A Bollywood Affair by Sonali Dev
Reviewed by Tanaz Bhatena
“All Mili had ever wanted was to be a good wife. A domestic goddess-slash-world’s-wife-number-one-type good wife. The kind of wife her husband pined for all day long. The kind of wife he rushed home to every night because she’d make them a home so very beautiful even those TV serial homes would seem like plastic replicas.”
As an avid reader of romance novels who also enjoys Indian films, I was instantly drawn in by these first few sentences of Sonali Dev’s debut novel, A Bollywood Affair, intrigued by the promise of a story that appeared both dramatic and humorous with a decidedly filmi tone to it. As I went on reading, I was happy to note that the novel does indeed live up to this promise.
The novel begins in Rajasthan, during an Akha Teej mass wedding ceremony with the marriage of a crying four-year-old girl to an indifferent twelve-year-old boy. The set up grows more intriguing when said four year old girl, Malvika a.k.a. Mili, is comforted by her husband’s younger brother, Samir, a boy with obvious Caucasian heritage – a boy who is beaten by his grandfather for touching his future sister-in-law.
“Get him out of here, [the boy’s grandfather] hissed…
“Ten years old and already grabbing for his brother’s wife. White bastard.”
In this single, powerful scene, Dev foreshadows the direction in which the story will move, without trivializing the social evil of bal-vivah, giving this romance novel a surprisingly literary flavor. After the wedding, Mili loses all contact with her husband. Raised by her aging grandmother, Mili remains entirely devoted to her husband. Virat, now an air force pilot, has outgrown the memory of his child bride and is happily married to another woman, who is now pregnant with his child. Mili, utterly unaware of the romantic developments in her husband’s life, is determined to win him over by getting an education and “modernizing” herself – transforming herself from a small town girl to city belle. For this, she moves to Ypsilanti, Michigan, to earn a degree in women’s studies. A letter is sent off to Virat after Mili leaves, outlining in no uncertain terms that Mili, his wife, is waiting for his return. Meanwhile, in Mumbai, Samir is now a director of Bollywood films with a severe case of writer’s block and a firm bachelor, a man who changes girlfriends as frequently as he changes his own socks. When Virat worriedly reveals Mili’s letter to Samir, the latter decides to pay this so-called “wife” a visit and force her to sign the annulment papers.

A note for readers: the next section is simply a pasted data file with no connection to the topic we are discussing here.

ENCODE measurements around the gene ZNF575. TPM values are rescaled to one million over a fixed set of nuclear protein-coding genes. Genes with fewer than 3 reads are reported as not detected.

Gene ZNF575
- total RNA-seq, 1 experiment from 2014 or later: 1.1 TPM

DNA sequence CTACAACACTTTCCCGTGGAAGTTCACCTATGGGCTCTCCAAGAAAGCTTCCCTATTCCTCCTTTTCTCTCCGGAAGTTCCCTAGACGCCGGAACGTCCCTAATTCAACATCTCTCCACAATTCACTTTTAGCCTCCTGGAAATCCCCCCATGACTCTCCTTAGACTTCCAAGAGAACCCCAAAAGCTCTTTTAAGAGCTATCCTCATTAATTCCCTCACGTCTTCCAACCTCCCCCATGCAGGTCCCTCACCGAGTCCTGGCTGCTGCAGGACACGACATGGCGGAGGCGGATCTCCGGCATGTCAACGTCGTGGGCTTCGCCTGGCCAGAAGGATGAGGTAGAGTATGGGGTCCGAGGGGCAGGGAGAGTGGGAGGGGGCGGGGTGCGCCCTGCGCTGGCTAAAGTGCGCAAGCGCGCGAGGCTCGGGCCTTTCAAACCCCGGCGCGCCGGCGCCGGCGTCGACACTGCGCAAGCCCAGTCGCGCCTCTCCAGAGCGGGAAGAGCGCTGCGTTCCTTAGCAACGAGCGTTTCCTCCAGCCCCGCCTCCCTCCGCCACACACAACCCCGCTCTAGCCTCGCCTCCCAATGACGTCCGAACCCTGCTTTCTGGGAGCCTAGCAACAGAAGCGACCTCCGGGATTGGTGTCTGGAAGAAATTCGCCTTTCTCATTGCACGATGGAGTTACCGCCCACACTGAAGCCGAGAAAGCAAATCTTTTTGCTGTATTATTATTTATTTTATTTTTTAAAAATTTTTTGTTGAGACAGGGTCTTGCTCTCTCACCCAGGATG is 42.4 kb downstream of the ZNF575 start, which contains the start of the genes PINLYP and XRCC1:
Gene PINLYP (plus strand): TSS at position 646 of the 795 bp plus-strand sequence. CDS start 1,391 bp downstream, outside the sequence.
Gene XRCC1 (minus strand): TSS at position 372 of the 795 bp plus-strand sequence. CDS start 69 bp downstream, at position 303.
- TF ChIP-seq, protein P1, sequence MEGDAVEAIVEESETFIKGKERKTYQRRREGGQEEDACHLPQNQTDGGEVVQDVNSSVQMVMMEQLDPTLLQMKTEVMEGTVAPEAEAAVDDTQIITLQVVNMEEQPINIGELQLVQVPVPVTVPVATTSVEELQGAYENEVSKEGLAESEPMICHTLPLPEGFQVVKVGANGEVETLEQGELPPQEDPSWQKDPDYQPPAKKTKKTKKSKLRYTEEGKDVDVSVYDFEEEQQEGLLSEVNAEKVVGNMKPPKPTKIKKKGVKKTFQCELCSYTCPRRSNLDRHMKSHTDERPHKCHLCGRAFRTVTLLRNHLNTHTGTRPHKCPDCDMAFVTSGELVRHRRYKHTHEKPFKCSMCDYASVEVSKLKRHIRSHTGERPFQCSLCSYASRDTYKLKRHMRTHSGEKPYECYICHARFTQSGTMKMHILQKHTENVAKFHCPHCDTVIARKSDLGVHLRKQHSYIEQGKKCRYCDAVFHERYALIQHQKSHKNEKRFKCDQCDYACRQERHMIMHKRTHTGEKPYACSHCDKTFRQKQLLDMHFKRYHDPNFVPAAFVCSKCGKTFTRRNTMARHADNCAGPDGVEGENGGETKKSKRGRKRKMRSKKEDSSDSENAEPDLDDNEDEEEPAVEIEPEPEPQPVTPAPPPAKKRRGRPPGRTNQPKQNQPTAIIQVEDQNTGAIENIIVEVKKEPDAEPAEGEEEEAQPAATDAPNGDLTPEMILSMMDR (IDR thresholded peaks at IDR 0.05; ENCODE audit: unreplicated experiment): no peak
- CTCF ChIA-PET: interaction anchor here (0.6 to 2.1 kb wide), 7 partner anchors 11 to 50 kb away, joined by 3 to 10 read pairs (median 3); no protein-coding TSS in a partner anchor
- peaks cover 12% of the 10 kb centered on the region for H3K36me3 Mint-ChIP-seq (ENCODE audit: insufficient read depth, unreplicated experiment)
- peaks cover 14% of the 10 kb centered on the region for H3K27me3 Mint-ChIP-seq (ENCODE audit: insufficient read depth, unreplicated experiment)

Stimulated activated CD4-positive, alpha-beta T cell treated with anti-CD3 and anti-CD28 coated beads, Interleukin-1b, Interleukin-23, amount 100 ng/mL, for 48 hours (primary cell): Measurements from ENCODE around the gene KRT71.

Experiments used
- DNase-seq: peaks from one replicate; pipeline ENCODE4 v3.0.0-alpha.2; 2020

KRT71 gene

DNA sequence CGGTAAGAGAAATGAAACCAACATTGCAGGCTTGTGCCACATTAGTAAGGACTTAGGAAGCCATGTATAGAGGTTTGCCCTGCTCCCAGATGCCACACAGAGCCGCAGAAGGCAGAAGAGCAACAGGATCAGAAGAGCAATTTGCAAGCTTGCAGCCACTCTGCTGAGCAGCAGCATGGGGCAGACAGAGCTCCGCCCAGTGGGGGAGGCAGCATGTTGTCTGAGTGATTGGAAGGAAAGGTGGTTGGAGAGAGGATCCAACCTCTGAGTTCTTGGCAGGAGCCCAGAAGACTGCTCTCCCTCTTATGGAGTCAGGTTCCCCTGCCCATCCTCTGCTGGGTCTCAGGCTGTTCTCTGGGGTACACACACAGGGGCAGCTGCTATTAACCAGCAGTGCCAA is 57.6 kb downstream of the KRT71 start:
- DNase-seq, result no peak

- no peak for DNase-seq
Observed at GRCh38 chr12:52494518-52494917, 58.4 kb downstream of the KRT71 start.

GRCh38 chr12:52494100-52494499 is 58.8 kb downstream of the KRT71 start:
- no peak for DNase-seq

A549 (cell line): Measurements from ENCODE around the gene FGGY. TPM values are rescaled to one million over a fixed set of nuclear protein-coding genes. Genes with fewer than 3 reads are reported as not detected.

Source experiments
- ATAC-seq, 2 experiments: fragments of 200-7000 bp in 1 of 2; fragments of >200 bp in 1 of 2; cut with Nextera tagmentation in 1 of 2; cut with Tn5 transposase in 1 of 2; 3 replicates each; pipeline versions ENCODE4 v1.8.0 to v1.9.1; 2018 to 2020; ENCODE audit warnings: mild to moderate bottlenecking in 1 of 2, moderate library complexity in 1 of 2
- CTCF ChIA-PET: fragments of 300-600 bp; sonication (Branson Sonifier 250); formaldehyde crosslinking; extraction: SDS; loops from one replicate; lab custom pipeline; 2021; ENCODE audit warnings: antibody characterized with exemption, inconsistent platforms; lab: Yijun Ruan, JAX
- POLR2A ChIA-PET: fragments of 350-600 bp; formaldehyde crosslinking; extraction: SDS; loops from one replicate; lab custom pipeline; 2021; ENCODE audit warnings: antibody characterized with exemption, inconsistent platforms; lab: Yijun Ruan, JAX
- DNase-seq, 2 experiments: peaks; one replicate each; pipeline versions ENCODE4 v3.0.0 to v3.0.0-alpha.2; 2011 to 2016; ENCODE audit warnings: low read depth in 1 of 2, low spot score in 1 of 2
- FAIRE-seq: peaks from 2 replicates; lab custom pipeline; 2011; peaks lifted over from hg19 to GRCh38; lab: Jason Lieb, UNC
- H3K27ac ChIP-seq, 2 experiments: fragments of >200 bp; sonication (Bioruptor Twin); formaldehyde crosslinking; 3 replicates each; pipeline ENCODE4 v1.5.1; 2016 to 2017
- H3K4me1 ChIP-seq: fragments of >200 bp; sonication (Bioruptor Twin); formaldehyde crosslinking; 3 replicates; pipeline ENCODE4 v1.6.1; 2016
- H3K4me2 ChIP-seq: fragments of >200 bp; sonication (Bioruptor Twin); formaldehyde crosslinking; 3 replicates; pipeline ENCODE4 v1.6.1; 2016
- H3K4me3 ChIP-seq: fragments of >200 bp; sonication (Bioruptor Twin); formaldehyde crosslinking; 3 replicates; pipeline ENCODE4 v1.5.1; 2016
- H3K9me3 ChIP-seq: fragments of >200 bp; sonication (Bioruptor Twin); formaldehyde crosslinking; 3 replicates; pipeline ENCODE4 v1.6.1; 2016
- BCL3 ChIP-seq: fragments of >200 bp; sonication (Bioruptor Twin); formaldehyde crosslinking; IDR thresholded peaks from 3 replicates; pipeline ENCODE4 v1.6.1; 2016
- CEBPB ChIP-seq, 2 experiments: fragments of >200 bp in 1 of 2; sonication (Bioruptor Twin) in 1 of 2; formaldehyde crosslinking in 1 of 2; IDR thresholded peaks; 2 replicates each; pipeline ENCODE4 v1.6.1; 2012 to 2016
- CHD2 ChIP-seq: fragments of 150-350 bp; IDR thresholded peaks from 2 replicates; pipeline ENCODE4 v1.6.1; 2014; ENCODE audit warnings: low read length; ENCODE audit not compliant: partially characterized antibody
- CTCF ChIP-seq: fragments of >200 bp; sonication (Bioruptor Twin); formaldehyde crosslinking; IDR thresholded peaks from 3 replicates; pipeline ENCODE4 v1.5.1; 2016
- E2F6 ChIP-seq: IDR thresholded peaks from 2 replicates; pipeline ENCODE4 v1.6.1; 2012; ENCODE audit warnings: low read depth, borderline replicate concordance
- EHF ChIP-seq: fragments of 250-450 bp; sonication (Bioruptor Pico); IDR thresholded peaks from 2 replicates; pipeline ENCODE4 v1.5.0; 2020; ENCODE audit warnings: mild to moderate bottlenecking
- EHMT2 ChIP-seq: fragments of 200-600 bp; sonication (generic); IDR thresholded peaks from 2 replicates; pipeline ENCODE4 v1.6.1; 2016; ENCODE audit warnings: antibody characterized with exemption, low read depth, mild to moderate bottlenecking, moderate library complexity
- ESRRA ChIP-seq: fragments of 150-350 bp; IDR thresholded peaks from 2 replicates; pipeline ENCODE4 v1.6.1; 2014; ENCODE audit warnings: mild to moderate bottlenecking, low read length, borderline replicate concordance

What follows is an insane first meeting between Samir and Mili, involving mistaken identities, a battered yellow bike, and Mili jumping off the balcony of her apartment building superwoman style only to crash into a tree and break her ankle in the process. In typical romance novel fashion, the attraction between the hero and heroine is instantaneous, though (as it would be in typical Bollywood fashion), neither of them act upon it for a very long time. Samir, who pretends to be a new tenant in Mili’s apartment building, decides to keep his identity a secret and stay in Ypsilanti a little longer when he discovers that Mili’s presence might somehow just be the cure to his current writer’s block.
As the novel progresses, Mili and Samir grow closer, bonding over Mili’s fondness for Samir’s cooking and the craziness surrounding Mili’s Punjabi roommate eloping with a South Indian man, culminating in an extravagant wedding styled after a Karan Johar film. While Mili’s beauty and naiveté initially draw Samir in, her determination and curiosity forces him to face up to a major aspect of his past. Samir, on the other hand, forces Mili to question the legitimacy of her marriage to Virat, making her ultimate discovery of his deceit all the more heartbreaking. While Mili’s propensity to burst into tears at any given point in time can get a little annoying, that quirk is effectively used to create poignancy at the climax of the novel.
It would have been easy for Dev to shy away from exploring the novel’s heavier themes, by relegating the issue of child marriage to the background once it served its role of triggering the initial conflict in the story. Yet while the overall tone of A Bollywood Affair remains light and witty, the author has been careful to portray the emotional and financial difficulties Mili faces due to her child marriage. This is specifically revealed upon discovering the role an older family member plays in exploiting the marriage, nearly forcing Mili and her grandmother into destitution.
At a time when most writers from the subcontinent are striving to shed the clichés in South Asian literature (peacocks, paisleys, mangoes, and most definitely Bollywood films), Sonali Dev wholeheartedly embraces them, cleverly adding an Indian tadka to the virgin-heroine-meets-rake-with-heart-of-gold trope. Apart from witty word play, the beauty of Dev’s writing lies in her ability to give heart to her story and its characters. I couldn’t help but root for Mili and Samir to find their happy ending. Humorous and filled with emotion, A Bollywood Affair is what Indian viewers would call a paisa vasool entertainer and a delightful read.
Tanaz Bhathena writes Middle Eastern and South Asian fiction. Her work has appeared in numerous journals including Blackbird, Room Magazine and Asia Literary Review and is forthcoming in Himal. She has recently completed a novel with funding from the Ontario Arts Council.